said he had never made any suggestion as to the exercise of improper influence; at any rate, he had not intended to do so, and if he had said anything which bore that construction he at once withdrew it.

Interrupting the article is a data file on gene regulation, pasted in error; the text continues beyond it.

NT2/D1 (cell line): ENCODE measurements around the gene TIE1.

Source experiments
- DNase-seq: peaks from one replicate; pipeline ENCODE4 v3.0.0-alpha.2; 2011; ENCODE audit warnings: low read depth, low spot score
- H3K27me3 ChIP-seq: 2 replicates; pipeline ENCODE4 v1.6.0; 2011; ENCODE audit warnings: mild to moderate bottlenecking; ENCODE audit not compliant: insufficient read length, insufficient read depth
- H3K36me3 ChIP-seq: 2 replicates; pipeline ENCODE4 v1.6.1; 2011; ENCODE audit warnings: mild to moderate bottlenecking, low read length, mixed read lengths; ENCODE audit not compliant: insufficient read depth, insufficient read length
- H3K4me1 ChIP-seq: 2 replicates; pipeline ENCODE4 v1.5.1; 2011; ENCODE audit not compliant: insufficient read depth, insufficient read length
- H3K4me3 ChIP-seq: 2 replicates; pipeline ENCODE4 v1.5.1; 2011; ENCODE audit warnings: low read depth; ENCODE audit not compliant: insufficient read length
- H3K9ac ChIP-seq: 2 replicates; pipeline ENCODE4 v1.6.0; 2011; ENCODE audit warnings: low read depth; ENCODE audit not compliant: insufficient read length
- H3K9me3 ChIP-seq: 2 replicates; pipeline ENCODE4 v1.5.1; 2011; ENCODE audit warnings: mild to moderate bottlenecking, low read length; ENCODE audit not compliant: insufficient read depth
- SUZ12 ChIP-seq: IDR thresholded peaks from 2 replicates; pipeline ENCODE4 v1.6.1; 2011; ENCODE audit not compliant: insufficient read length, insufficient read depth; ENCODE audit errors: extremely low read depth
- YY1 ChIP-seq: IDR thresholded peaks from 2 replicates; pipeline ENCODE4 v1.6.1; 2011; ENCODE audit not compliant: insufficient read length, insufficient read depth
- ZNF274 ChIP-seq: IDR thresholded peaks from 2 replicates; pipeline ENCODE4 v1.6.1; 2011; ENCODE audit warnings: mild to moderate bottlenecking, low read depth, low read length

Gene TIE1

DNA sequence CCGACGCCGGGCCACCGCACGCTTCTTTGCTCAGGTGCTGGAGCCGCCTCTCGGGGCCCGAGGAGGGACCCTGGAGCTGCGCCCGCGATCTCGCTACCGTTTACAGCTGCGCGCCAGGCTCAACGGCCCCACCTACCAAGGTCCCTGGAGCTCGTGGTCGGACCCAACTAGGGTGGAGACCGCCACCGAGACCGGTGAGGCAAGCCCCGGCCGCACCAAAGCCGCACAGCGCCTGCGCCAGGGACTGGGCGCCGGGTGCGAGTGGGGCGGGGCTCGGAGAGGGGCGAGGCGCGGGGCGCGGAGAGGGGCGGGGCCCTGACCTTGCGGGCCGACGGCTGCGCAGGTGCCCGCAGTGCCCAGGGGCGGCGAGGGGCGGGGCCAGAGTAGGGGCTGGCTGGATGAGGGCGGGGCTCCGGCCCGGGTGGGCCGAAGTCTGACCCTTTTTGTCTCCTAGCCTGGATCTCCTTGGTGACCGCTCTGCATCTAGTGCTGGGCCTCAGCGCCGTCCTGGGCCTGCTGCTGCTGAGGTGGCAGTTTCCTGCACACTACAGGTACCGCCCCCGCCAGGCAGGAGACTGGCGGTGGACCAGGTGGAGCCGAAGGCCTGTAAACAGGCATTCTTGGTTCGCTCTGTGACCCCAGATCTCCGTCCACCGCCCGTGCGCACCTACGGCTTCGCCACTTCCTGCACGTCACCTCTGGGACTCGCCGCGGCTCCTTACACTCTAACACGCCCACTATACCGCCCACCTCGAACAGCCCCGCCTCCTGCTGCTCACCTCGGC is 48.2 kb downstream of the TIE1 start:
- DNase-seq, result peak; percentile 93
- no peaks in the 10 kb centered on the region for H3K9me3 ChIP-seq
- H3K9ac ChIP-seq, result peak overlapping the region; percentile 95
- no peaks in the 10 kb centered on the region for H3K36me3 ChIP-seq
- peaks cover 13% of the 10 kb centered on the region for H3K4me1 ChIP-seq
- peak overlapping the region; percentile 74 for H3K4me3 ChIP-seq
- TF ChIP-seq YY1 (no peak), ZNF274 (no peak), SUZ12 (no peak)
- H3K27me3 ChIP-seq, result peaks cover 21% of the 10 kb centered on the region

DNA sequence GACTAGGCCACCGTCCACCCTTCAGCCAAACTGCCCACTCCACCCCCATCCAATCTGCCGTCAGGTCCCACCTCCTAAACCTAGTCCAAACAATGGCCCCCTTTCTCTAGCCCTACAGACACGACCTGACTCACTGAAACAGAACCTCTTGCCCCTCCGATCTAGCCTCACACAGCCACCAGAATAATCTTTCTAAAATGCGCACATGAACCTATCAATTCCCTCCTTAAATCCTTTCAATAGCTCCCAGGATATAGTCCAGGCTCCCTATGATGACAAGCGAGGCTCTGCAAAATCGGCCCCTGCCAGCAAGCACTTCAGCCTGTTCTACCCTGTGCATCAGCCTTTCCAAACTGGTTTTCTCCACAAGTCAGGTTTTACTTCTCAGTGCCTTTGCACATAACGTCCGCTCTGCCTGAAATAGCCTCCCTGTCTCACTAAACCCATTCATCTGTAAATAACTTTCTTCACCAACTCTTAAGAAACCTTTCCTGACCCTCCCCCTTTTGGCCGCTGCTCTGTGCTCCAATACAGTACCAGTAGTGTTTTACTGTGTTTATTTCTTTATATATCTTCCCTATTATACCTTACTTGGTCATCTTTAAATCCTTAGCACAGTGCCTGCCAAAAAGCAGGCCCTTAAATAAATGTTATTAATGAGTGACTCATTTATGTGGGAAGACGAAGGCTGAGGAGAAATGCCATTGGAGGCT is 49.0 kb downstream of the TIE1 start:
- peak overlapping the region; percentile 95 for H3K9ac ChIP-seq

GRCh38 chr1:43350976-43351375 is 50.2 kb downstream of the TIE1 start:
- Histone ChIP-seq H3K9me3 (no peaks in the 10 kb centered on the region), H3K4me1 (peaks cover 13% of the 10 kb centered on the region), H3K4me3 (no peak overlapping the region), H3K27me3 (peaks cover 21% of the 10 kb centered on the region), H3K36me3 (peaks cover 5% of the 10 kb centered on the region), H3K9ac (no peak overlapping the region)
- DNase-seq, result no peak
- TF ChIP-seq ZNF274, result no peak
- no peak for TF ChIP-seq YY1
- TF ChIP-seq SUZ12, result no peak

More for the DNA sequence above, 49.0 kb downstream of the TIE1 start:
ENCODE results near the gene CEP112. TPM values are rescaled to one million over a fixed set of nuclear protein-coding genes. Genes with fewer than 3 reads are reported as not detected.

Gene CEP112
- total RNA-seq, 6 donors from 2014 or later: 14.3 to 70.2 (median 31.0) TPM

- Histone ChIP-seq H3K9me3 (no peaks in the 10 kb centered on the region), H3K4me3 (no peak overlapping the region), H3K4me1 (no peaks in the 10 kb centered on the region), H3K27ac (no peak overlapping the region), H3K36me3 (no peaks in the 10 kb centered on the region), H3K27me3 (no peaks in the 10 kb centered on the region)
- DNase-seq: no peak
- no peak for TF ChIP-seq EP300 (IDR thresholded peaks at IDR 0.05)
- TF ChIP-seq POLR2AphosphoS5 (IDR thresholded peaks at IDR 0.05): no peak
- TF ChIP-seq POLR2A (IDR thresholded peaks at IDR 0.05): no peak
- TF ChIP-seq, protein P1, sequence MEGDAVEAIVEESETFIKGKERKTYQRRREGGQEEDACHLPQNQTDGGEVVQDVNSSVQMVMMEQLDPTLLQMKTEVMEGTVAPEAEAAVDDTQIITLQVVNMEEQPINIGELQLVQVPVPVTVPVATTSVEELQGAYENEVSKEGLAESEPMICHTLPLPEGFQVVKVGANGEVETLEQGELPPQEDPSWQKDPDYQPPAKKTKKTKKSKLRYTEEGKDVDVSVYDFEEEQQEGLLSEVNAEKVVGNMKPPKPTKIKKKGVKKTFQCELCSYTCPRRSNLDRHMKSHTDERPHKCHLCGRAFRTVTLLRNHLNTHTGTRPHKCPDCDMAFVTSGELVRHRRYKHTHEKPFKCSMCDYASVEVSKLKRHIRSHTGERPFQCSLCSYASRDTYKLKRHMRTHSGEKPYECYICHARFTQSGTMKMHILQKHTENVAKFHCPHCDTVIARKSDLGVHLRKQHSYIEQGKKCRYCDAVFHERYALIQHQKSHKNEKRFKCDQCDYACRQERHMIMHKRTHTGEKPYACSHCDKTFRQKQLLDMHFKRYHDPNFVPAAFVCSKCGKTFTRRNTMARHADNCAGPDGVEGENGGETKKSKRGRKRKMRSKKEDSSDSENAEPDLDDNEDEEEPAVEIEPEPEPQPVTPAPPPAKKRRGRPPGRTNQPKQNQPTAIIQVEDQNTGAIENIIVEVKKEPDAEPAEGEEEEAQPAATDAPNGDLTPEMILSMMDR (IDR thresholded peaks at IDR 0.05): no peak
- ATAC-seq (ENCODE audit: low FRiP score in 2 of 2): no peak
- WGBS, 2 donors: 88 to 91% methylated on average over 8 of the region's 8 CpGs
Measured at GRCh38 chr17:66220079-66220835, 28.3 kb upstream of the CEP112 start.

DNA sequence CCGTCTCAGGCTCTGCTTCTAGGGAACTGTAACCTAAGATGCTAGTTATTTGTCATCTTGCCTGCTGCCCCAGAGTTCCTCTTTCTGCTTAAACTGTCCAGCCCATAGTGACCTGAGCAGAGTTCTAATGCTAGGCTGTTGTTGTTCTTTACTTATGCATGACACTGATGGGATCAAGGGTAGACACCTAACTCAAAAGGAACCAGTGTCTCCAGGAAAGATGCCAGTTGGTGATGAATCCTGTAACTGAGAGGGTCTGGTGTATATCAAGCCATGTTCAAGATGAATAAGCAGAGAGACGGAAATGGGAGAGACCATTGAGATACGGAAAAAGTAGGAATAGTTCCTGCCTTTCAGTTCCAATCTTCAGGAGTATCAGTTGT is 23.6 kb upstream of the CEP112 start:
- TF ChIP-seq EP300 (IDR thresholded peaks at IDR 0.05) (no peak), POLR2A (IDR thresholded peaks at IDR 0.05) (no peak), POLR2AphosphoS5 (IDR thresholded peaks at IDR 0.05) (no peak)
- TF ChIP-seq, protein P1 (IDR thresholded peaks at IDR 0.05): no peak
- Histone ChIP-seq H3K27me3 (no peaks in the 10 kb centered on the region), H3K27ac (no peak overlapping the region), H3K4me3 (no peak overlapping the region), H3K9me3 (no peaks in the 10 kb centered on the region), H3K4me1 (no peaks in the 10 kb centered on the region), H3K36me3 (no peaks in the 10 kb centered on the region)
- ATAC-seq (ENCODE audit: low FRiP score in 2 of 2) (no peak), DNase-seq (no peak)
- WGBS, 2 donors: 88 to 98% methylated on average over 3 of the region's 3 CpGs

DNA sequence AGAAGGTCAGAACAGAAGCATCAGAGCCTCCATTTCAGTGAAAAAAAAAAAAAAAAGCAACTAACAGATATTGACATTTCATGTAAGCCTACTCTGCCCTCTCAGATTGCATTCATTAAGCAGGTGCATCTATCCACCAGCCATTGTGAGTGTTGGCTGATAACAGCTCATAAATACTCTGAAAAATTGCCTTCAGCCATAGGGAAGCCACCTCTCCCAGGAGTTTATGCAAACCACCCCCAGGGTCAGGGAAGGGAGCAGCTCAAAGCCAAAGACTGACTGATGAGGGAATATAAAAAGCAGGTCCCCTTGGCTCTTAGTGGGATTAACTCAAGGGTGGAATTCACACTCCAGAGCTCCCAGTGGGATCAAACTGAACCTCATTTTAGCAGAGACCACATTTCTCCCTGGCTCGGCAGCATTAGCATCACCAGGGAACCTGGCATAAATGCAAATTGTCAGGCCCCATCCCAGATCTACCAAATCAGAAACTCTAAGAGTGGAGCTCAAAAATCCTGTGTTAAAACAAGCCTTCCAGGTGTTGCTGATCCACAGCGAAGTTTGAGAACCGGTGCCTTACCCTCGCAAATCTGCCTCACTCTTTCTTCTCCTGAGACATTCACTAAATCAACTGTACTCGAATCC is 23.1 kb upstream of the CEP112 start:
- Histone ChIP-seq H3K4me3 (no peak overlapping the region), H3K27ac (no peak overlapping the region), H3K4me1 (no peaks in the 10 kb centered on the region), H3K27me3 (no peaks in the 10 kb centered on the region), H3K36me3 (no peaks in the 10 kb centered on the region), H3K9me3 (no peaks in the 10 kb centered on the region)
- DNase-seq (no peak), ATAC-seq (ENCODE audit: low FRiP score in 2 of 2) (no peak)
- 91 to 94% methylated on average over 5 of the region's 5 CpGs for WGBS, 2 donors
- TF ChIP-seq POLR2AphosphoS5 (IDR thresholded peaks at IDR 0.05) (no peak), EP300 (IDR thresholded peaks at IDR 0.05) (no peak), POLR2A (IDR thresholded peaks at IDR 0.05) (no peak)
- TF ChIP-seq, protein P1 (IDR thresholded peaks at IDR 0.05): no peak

said that had been the impression left on his mind by what the hon. Member had said, but he accepted the explanation of the hon. Gentleman that he did not make any charge of that kind and withdrew it if he did. The London County Council approached the House with a private Bill in order, among other things, to obtain powers to extend the system of superannuation of officers, which went as far back as 1891. In that year the teachers were under the School Board; by the Act of 1902 they came under the County Council. It was unfair to draw a distinction between one officer and another, and teachers were officers of the London County Council. But this Bill made a distinction, and a clerk in the service of the London County Council with a salary of £160 a year was entitled to retire at the age of sixty-five on a pension of £120 a year; whereas a teacher of the same age and with the same amount of salary would only receive a national pension of £60 a year. He said nothing against clerks at all; their work was most important; but he did not think it was quite so arduous or skilled as that of the teacher, and he was quite sure that at sixty-five the earnest teacher would be mote worn out than would the clerk at that age. Teachers were officers of the London County Council, and as officers they ought to participate in the superannuation scheme. The hon. Member's argument about localising teachers had considerable weight. But this was not a precedent. There was a local pension scheme in Manchester, in Newcastle, and at Croydon, and, in all these places, why should they be allowed under private Acts to have local pension schemes, while the London County Council was not to be allowed to have one? The House had been told that teachers were "not wholly without pensions." No, they were not. The teacher employed by the London County Council became a pupil teacher at fourteen years of age, and, with the exception of two years at the training college, from that age up to sixty-five was employed in teaching. At present under the national scheme on retiring there was the magnificent provision of £66 a year for the man and £44 for the woman, two-thirds of the amount, and, in some instances, more than two-thirds, arising from the annuity which was purchased with the contributions of the teachers during all those years. His hon. friend the Member for the St. Rollox division was willing to reward the services of the clerk at sixty-five with a pension of £120, but he would not, for general and national reasons, allow the teacher under the London County Council to retire on a similar pension. Many hon. Members of the House knew the conditions of things with regard to the national pension fund, and how could they expect that in years to come they would so improve that fund as to provide the same pensionable benefits as this Bill would give? That was a simile matter of justice. The Bill itself did not give any pensions; it was simply an enabling Bill. Clause 55, which it was proposed to omit, enabled the London County Council, if they so I desired, to get over a technical difficulty arising out of the existence of the I National Pension Fund. All it provided was that if and when the County Council pleased they might so arrange the complementary scheme that the income of the teacher at sixty-five years of age should, from the complementary and the national pension schemes together, amount to as large a superannuation allowance as he would have had if he had been a clerk or other servant of the council during that period. The clause was not mandatory. When the London County Council pleaded the existence of the national pension scheme, and that I the Board of Education would have a right to say something in this matter and might bring in a veto, the Committee went into the matter with great care I with the representatives of the Treasury and the Board of Education. There were 11,000 or 12,000 certificated teachers in the London area, and therefore there were plenty of opportunities for changing schools. After full investigation the Treasury and the Board of Education said they took no exception to this proposal, and it was willingly adopted by the Committee. The proposal, which was passed unanimously by the Committee, merely enabled the County Council to do an act of justice. He did not think the House had any right to exclude, for the abstract reasons which had been put forward, the teachers from receiving the same benefits as were given to clerks and others in the employ of the London County Council. They heard a good deal about good-will toward teachers and a high appreciation of their work. When one reflected upon how they were paid and superannuated, one did not wonder that there was a shortage of teachers for public elementary schools. Money was being spent upon bursaries and scholarships in order to try to remedy this state of things, but those efforts would be futile because they were artificial, and the way to remedy the evil was to improve the position of the teacher in regard to pay and pensions. It would pay the London County Council and the nation in the end to adopt this Bill foe London, and he hoped the House would refuse to adopt the Amendment.